While I intend to explore this idea further in future blog posts, I feel it is important to emphasize that we can’t reward learners for reaching an achievement if we don’t have a method of tracking them. If we aren’t rewarding learners for their achievements, either within a given learning application or in their learning journey overall, we are missing a critical opportunity to engage and encourage further improvement. The only way to ensure that we are tracking individual achievement is through the collection of learner data.

Providing Post Activity Feedback

One of the most powerful aspects of any learning application is the ability to provide post activity feedback. Post activity feedback (sometimes referred to as after-action reporting) offers the learner a method of receiving direct input about their performance at the most vital moment: immediately after they have completed a task. The feedback itself can come in a variety of forms, ranging from “check your understanding” scores to highly detailed after-action reports. It has ALWAYS been my opinion that certain games do an incredible job of providing post activity feedback and the mechanism, when done well, adds a lot of motivation to improve or move forward. As such, I have committed myself to learning how to better utilize similar features in the design of my own learning applications.

The feedback mechanism utilized by “In Death: Unchained” is a powerful part of its gameplay, as it provides a robust set of details for how a player performed in their most recent “run”. The feedback is only displayed after the player fails their current attempt, and I can honestly say that there have been multiple occasions where I didn’t mind seeing my session end just so I could review my overall progress and metrics.

A critical aspect of achieving these goals as an industry will be identifying and implementing a more robust reporting mechanism. Such a system would need to be capable of handling the types of data required to create post activity feedback features comparable to those in modern games. Designers, developers, and – of course – learners deserve a set of protocols that can support this level of detailed, robust learner feedback. That is why one of my primary personal goals is to focus of creating post activity feedback mechanisms that make proficiency tracking an integral focus of the after-action design while simultaneously encouraging replayability.

Standing Among Peers

The last topic I’m going to discuss in this post is a subject of constant debate when it comes to data, analytics, and user engagement when developing learning applications. At some point during the design portion of almost every learning game, the topic of implementing a leaderboard or comparative analytic dashboard arises. Inevitably, we explore the benefits and failures of such features, for example they are great for high performers, but can be discouraging for those who are less confident in their abilities. Yet, through multiple attempts we have found that there is usually a way to design a ranking system that utilizes positive feedback in the form of improvement metrics. Not only does this supply a means of engaging the players, it manages to do so without disheartening them.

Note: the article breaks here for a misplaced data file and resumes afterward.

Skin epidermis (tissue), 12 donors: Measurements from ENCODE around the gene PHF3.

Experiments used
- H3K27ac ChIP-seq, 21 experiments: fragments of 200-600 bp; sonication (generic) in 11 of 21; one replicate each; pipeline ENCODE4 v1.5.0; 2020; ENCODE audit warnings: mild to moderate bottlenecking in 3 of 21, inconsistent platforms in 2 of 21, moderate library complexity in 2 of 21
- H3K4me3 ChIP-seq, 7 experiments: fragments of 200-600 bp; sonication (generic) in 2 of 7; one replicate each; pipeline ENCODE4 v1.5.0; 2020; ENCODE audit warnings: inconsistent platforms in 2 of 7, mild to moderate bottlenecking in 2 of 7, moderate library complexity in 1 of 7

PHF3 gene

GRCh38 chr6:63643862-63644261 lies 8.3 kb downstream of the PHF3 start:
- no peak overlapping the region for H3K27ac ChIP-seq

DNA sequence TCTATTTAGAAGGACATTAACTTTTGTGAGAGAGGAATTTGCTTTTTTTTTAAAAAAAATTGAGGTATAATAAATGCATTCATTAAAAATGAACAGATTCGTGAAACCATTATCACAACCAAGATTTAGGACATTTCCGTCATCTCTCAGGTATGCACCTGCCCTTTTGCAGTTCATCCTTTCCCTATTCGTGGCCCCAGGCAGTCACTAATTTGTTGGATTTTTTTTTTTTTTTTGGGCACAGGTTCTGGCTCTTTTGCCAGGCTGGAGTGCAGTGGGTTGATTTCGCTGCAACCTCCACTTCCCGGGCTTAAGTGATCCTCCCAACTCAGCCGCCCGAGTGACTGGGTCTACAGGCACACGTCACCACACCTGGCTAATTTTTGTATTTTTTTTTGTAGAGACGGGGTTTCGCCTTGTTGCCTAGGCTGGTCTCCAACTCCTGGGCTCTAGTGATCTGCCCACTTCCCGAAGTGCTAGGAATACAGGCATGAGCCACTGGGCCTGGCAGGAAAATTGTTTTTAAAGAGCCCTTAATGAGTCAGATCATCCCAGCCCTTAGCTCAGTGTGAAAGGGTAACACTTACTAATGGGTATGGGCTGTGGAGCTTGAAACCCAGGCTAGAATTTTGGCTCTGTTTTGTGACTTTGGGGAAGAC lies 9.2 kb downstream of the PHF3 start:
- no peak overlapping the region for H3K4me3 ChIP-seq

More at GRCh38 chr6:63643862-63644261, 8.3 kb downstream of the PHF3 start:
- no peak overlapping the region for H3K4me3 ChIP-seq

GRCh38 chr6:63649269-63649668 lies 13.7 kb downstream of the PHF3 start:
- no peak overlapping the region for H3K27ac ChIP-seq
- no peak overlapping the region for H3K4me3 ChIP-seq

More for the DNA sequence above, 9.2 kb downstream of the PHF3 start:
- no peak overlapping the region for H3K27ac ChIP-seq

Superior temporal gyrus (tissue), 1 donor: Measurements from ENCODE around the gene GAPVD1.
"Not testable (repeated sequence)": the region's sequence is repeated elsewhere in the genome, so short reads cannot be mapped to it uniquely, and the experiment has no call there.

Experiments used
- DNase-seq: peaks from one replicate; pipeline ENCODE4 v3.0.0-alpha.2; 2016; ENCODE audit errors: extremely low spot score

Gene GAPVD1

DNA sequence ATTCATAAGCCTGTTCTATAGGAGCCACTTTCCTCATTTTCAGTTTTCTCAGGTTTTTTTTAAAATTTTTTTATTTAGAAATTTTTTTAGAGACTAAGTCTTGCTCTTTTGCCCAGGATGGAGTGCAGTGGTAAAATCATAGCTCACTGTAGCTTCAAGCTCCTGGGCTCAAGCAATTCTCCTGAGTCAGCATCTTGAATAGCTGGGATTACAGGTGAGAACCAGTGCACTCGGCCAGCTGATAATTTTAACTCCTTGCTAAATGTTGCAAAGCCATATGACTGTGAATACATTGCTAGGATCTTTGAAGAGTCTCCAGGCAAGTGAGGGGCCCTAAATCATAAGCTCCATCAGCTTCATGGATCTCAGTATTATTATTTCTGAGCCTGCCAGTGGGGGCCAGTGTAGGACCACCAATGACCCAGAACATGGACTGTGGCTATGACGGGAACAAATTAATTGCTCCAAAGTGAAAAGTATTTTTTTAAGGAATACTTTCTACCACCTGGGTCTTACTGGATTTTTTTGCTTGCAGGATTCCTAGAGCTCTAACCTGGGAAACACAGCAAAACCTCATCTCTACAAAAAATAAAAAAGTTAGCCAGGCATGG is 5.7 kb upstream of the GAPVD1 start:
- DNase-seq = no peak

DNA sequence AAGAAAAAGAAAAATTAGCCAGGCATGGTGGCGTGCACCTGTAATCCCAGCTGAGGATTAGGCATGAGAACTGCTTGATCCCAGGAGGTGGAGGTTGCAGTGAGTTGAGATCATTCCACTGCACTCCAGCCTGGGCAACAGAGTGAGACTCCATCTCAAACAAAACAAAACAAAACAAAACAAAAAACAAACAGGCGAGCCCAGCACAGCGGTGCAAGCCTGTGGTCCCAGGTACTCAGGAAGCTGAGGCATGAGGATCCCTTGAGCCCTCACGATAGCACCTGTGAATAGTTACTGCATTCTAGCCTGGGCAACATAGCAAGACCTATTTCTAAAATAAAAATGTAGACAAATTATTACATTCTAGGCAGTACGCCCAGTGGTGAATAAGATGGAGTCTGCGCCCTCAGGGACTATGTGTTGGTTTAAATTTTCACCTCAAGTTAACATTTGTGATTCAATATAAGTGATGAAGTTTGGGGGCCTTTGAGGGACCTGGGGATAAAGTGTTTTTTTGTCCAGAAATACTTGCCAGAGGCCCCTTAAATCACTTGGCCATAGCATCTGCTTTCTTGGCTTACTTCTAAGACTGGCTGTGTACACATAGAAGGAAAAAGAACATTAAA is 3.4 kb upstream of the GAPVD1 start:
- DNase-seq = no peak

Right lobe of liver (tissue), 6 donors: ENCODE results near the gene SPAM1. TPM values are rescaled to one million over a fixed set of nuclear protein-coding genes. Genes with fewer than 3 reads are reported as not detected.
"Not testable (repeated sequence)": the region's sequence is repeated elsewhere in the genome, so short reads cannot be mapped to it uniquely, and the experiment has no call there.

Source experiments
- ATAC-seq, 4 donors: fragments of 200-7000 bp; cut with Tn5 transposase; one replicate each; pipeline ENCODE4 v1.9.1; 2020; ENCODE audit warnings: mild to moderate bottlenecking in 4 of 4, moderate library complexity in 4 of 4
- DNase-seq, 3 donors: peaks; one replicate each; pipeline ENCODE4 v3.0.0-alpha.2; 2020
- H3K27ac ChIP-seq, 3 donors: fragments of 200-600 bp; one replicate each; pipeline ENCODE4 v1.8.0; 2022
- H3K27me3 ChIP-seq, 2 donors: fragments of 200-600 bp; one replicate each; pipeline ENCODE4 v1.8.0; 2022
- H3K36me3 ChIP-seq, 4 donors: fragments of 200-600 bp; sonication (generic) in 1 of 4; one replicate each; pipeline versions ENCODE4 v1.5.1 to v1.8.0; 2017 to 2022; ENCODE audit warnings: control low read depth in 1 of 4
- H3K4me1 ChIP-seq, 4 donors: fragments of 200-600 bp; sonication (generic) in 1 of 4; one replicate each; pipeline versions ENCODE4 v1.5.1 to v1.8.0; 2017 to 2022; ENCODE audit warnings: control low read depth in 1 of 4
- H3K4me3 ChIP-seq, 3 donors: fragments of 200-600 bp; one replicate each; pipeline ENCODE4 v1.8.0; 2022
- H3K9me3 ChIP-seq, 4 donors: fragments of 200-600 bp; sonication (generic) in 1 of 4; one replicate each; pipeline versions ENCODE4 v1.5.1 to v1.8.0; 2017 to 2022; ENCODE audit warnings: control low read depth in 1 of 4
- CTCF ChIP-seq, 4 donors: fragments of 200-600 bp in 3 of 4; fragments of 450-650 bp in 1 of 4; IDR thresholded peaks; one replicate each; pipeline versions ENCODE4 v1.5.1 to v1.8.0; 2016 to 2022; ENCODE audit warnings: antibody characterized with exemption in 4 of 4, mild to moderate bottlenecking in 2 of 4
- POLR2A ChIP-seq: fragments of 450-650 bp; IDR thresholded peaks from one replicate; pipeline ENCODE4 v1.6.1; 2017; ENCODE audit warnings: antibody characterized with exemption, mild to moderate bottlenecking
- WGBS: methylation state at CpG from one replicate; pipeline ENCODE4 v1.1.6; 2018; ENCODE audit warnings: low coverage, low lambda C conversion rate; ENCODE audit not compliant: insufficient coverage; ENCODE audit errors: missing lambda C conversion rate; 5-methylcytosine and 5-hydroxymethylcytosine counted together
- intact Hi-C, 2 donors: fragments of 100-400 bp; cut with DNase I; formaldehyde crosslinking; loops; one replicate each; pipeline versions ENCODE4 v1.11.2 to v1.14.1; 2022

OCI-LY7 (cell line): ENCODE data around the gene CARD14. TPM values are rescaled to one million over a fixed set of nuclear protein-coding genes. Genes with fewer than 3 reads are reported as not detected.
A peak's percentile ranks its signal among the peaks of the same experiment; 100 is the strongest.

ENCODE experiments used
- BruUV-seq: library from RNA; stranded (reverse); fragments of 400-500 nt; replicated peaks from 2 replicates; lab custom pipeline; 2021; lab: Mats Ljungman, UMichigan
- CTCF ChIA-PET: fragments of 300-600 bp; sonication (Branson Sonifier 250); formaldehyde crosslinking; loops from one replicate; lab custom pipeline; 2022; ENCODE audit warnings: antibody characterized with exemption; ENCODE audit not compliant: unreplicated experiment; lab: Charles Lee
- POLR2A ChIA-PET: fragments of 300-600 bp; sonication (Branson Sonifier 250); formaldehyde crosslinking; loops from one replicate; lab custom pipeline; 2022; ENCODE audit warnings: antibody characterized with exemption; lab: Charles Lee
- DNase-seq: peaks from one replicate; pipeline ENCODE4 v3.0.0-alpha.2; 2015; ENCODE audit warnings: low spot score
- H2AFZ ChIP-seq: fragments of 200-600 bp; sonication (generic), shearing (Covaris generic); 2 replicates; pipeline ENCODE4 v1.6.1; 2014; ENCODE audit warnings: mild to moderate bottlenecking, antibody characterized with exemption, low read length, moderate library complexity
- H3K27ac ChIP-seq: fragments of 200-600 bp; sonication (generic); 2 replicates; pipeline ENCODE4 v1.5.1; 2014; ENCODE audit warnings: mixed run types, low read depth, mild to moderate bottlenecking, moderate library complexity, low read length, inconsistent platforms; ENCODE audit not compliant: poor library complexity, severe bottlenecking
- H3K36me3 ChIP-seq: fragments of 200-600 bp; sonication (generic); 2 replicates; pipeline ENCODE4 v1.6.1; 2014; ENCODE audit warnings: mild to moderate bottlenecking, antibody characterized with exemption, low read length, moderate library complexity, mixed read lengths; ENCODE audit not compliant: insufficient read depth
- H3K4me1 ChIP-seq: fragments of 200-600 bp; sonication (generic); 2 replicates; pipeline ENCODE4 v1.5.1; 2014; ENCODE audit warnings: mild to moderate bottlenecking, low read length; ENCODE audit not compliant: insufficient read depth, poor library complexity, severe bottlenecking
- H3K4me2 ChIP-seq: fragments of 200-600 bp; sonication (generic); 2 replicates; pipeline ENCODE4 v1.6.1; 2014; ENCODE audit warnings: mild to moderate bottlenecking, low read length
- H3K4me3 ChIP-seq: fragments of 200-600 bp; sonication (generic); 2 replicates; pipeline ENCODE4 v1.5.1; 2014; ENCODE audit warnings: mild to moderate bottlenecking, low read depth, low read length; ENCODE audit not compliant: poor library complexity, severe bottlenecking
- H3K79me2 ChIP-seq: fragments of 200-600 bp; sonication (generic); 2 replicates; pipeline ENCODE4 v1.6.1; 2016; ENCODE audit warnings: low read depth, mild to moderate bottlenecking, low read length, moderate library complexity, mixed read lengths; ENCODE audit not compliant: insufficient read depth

One of the things that kept me coming back to “In Death: Unchained” was seeing a steady increase in my percentile ranking as compared to other players. While it has pretty much topped out at this point, seeing the number regularly climb upward was a great source of motivation during the middle part of my gameplay journey. Again, there is a design issue that occurs when this number is low and doesn’t rise for a player/learner, but there are other strategies – such as achievement/progress tracking – that can be used to mitigate some of these concerns. I see this as simply another challenge we need to tackle as learning designers.

What is the critical element in being able to create a meaningful leaderboard? No surprise here: Data.

Surely, the need to collect, analyze and disseminate information back to the player/learner will only grow as we move further into the realm of immersive technologies, such as AR and VR learning applications. If you can think of other ways in which data can drive learner engagement, please feel free to reach out and let me know. I am always happy to hear from you!

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Cary Harr is the Chief Learning Strategist for AppliedInfo Partners. He has over 25 years of experience in the industry including the design and delivery of classroom curriculum, immersive learning applications and modern performance support methodologies. Contact me at: charr@appliedinfo.com